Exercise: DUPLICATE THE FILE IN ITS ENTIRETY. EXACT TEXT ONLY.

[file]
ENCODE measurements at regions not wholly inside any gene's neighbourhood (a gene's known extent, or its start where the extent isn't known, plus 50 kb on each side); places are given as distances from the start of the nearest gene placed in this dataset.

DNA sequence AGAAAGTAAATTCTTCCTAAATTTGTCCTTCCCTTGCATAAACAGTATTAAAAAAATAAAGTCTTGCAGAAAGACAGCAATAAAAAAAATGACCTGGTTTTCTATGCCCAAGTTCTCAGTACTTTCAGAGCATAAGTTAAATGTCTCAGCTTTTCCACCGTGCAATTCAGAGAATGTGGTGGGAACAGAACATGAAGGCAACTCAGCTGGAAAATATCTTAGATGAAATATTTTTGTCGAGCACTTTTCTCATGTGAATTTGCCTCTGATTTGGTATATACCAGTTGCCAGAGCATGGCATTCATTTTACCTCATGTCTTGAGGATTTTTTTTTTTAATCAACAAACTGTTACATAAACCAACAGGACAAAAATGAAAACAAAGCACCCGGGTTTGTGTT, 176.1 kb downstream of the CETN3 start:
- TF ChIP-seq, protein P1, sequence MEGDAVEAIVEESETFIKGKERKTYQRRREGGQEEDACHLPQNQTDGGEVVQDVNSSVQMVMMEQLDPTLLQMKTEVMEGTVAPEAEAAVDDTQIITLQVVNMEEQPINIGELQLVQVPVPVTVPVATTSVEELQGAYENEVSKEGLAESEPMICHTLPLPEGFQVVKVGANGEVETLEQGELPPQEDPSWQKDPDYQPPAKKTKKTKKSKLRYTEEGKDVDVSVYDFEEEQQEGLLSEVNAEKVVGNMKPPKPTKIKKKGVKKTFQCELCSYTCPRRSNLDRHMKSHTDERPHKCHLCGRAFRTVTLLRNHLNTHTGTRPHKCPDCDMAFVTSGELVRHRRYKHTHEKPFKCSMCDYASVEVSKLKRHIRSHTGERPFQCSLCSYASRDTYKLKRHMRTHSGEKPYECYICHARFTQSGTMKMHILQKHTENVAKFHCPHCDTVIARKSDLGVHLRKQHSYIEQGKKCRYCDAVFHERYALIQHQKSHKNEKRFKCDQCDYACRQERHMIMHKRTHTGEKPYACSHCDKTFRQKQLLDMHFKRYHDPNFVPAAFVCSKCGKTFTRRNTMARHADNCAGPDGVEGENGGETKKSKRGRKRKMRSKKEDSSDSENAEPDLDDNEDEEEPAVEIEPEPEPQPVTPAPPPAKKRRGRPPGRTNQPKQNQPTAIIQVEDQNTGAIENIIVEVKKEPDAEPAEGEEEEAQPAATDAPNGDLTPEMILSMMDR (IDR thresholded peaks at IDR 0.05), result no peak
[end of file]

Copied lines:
ENCODE measurements at regions not wholly inside any gene's neighbourhood (a gene's known extent, or its start where the extent isn't known, plus 50 kb on each side); places are given as distances from the start of the nearest gene placed in this dataset.

DNA sequence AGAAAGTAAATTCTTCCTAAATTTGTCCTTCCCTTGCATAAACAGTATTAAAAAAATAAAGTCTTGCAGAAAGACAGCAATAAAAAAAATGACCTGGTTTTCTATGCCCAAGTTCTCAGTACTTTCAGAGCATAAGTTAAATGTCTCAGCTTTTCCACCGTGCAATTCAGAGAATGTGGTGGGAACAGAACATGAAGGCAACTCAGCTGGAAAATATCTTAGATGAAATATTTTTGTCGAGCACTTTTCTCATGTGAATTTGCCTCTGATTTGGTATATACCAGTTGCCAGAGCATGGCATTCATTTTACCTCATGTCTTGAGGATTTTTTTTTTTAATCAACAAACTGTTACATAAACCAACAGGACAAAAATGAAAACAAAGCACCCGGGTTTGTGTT, 176.1 kb downstream of the CETN3 start:
- TF ChIP-seq, protein P1, sequence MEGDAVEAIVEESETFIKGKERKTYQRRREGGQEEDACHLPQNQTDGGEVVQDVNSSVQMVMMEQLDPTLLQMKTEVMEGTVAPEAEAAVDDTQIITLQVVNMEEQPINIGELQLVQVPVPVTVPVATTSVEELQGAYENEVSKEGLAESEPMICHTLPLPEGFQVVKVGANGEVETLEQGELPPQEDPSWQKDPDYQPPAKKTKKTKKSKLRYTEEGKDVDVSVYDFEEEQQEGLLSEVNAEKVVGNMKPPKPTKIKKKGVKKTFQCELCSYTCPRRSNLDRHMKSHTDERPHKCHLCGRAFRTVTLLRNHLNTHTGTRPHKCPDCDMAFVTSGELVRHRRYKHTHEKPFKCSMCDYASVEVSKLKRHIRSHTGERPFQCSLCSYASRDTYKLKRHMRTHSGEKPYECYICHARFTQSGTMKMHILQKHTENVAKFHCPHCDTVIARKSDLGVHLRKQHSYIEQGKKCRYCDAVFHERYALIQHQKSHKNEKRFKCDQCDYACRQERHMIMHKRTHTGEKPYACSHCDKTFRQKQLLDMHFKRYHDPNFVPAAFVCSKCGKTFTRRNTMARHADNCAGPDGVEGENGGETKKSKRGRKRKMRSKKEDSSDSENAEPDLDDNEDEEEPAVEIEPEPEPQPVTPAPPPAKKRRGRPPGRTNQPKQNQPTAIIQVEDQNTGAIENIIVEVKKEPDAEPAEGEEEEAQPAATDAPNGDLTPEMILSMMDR (IDR thresholded peaks at IDR 0.05), result no peak